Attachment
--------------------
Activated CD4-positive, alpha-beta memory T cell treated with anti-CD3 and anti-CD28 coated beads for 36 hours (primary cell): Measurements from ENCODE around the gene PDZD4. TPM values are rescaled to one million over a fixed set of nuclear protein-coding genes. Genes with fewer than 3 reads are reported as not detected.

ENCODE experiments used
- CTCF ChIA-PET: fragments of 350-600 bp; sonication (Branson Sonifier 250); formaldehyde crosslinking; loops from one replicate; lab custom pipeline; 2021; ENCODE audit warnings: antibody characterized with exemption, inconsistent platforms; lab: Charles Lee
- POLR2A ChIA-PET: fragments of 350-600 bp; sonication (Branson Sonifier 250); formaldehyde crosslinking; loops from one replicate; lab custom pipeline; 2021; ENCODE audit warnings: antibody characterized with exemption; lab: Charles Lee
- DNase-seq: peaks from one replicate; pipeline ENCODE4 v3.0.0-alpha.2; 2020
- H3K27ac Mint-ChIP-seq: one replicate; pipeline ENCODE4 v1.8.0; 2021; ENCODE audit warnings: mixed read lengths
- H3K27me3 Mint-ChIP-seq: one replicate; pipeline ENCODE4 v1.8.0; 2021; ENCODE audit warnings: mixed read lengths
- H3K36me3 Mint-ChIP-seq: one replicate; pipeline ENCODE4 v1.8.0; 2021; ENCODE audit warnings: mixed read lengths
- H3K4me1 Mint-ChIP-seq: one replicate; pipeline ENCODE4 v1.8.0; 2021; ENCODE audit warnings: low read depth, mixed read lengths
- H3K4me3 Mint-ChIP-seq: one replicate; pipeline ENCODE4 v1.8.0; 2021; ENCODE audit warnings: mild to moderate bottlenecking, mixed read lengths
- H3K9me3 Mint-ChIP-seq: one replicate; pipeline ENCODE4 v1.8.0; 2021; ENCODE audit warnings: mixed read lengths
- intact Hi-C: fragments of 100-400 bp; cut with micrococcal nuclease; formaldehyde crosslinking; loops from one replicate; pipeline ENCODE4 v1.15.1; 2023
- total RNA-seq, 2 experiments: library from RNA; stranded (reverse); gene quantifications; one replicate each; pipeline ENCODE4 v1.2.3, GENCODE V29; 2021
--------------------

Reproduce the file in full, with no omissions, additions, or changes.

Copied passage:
Activated CD4-positive, alpha-beta memory T cell treated with anti-CD3 and anti-CD28 coated beads for 36 hours (primary cell): Measurements from ENCODE around the gene PDZD4. TPM values are rescaled to one million over a fixed set of nuclear protein-coding genes. Genes with fewer than 3 reads are reported as not detected.

ENCODE experiments used
- CTCF ChIA-PET: fragments of 350-600 bp; sonication (Branson Sonifier 250); formaldehyde crosslinking; loops from one replicate; lab custom pipeline; 2021; ENCODE audit warnings: antibody characterized with exemption, inconsistent platforms; lab: Charles Lee
- POLR2A ChIA-PET: fragments of 350-600 bp; sonication (Branson Sonifier 250); formaldehyde crosslinking; loops from one replicate; lab custom pipeline; 2021; ENCODE audit warnings: antibody characterized with exemption; lab: Charles Lee
- DNase-seq: peaks from one replicate; pipeline ENCODE4 v3.0.0-alpha.2; 2020
- H3K27ac Mint-ChIP-seq: one replicate; pipeline ENCODE4 v1.8.0; 2021; ENCODE audit warnings: mixed read lengths
- H3K27me3 Mint-ChIP-seq: one replicate; pipeline ENCODE4 v1.8.0; 2021; ENCODE audit warnings: mixed read lengths
- H3K36me3 Mint-ChIP-seq: one replicate; pipeline ENCODE4 v1.8.0; 2021; ENCODE audit warnings: mixed read lengths
- H3K4me1 Mint-ChIP-seq: one replicate; pipeline ENCODE4 v1.8.0; 2021; ENCODE audit warnings: low read depth, mixed read lengths
- H3K4me3 Mint-ChIP-seq: one replicate; pipeline ENCODE4 v1.8.0; 2021; ENCODE audit warnings: mild to moderate bottlenecking, mixed read lengths
- H3K9me3 Mint-ChIP-seq: one replicate; pipeline ENCODE4 v1.8.0; 2021; ENCODE audit warnings: mixed read lengths
- intact Hi-C: fragments of 100-400 bp; cut with micrococcal nuclease; formaldehyde crosslinking; loops from one replicate; pipeline ENCODE4 v1.15.1; 2023
- total RNA-seq, 2 experiments: library from RNA; stranded (reverse); gene quantifications; one replicate each; pipeline ENCODE4 v1.2.3, GENCODE V29; 2021